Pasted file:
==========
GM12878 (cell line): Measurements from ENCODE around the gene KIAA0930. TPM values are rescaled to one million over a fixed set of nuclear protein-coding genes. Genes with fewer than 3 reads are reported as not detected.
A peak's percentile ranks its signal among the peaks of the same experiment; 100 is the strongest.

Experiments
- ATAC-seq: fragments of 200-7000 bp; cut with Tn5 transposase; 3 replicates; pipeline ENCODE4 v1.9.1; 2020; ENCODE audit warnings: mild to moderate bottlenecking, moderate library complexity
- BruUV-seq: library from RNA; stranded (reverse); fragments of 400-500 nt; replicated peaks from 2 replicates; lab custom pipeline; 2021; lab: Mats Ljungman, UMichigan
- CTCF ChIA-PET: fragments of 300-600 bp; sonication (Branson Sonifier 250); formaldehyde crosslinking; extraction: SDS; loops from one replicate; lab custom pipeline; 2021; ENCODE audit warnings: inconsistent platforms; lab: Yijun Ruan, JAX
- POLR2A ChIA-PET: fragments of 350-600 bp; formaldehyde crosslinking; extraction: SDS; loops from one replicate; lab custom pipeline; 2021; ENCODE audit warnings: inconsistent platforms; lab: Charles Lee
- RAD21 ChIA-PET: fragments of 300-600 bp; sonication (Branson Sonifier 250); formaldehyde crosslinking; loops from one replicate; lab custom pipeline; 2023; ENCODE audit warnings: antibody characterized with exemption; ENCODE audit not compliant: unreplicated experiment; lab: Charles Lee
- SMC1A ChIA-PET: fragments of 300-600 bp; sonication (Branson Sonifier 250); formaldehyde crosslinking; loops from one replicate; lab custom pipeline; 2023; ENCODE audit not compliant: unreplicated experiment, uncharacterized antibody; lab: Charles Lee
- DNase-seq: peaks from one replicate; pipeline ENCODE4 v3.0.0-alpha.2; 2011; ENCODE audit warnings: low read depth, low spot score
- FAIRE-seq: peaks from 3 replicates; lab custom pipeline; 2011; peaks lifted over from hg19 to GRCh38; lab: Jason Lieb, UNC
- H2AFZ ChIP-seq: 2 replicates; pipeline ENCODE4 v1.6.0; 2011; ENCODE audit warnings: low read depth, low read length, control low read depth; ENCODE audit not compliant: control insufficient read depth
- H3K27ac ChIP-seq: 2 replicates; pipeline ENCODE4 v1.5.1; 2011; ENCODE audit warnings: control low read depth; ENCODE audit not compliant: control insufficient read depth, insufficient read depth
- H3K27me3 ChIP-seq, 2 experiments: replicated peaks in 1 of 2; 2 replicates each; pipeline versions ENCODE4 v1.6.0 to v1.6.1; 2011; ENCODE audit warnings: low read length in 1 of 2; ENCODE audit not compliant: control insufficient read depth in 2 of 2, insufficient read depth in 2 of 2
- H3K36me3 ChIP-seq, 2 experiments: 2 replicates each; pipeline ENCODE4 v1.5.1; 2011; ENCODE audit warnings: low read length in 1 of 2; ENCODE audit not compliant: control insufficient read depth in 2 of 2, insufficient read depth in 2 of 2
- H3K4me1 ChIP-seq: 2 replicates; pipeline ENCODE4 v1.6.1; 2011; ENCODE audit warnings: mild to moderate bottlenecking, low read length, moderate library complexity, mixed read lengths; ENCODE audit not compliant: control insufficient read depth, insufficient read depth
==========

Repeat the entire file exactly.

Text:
GM12878 (cell line): Measurements from ENCODE around the gene KIAA0930. TPM values are rescaled to one million over a fixed set of nuclear protein-coding genes. Genes with fewer than 3 reads are reported as not detected.
A peak's percentile ranks its signal among the peaks of the same experiment; 100 is the strongest.

Experiments
- ATAC-seq: fragments of 200-7000 bp; cut with Tn5 transposase; 3 replicates; pipeline ENCODE4 v1.9.1; 2020; ENCODE audit warnings: mild to moderate bottlenecking, moderate library complexity
- BruUV-seq: library from RNA; stranded (reverse); fragments of 400-500 nt; replicated peaks from 2 replicates; lab custom pipeline; 2021; lab: Mats Ljungman, UMichigan
- CTCF ChIA-PET: fragments of 300-600 bp; sonication (Branson Sonifier 250); formaldehyde crosslinking; extraction: SDS; loops from one replicate; lab custom pipeline; 2021; ENCODE audit warnings: inconsistent platforms; lab: Yijun Ruan, JAX
- POLR2A ChIA-PET: fragments of 350-600 bp; formaldehyde crosslinking; extraction: SDS; loops from one replicate; lab custom pipeline; 2021; ENCODE audit warnings: inconsistent platforms; lab: Charles Lee
- RAD21 ChIA-PET: fragments of 300-600 bp; sonication (Branson Sonifier 250); formaldehyde crosslinking; loops from one replicate; lab custom pipeline; 2023; ENCODE audit warnings: antibody characterized with exemption; ENCODE audit not compliant: unreplicated experiment; lab: Charles Lee
- SMC1A ChIA-PET: fragments of 300-600 bp; sonication (Branson Sonifier 250); formaldehyde crosslinking; loops from one replicate; lab custom pipeline; 2023; ENCODE audit not compliant: unreplicated experiment, uncharacterized antibody; lab: Charles Lee
- DNase-seq: peaks from one replicate; pipeline ENCODE4 v3.0.0-alpha.2; 2011; ENCODE audit warnings: low read depth, low spot score
- FAIRE-seq: peaks from 3 replicates; lab custom pipeline; 2011; peaks lifted over from hg19 to GRCh38; lab: Jason Lieb, UNC
- H2AFZ ChIP-seq: 2 replicates; pipeline ENCODE4 v1.6.0; 2011; ENCODE audit warnings: low read depth, low read length, control low read depth; ENCODE audit not compliant: control insufficient read depth
- H3K27ac ChIP-seq: 2 replicates; pipeline ENCODE4 v1.5.1; 2011; ENCODE audit warnings: control low read depth; ENCODE audit not compliant: control insufficient read depth, insufficient read depth
- H3K27me3 ChIP-seq, 2 experiments: replicated peaks in 1 of 2; 2 replicates each; pipeline versions ENCODE4 v1.6.0 to v1.6.1; 2011; ENCODE audit warnings: low read length in 1 of 2; ENCODE audit not compliant: control insufficient read depth in 2 of 2, insufficient read depth in 2 of 2
- H3K36me3 ChIP-seq, 2 experiments: 2 replicates each; pipeline ENCODE4 v1.5.1; 2011; ENCODE audit warnings: low read length in 1 of 2; ENCODE audit not compliant: control insufficient read depth in 2 of 2, insufficient read depth in 2 of 2
- H3K4me1 ChIP-seq: 2 replicates; pipeline ENCODE4 v1.6.1; 2011; ENCODE audit warnings: mild to moderate bottlenecking, low read length, moderate library complexity, mixed read lengths; ENCODE audit not compliant: control insufficient read depth, insufficient read depth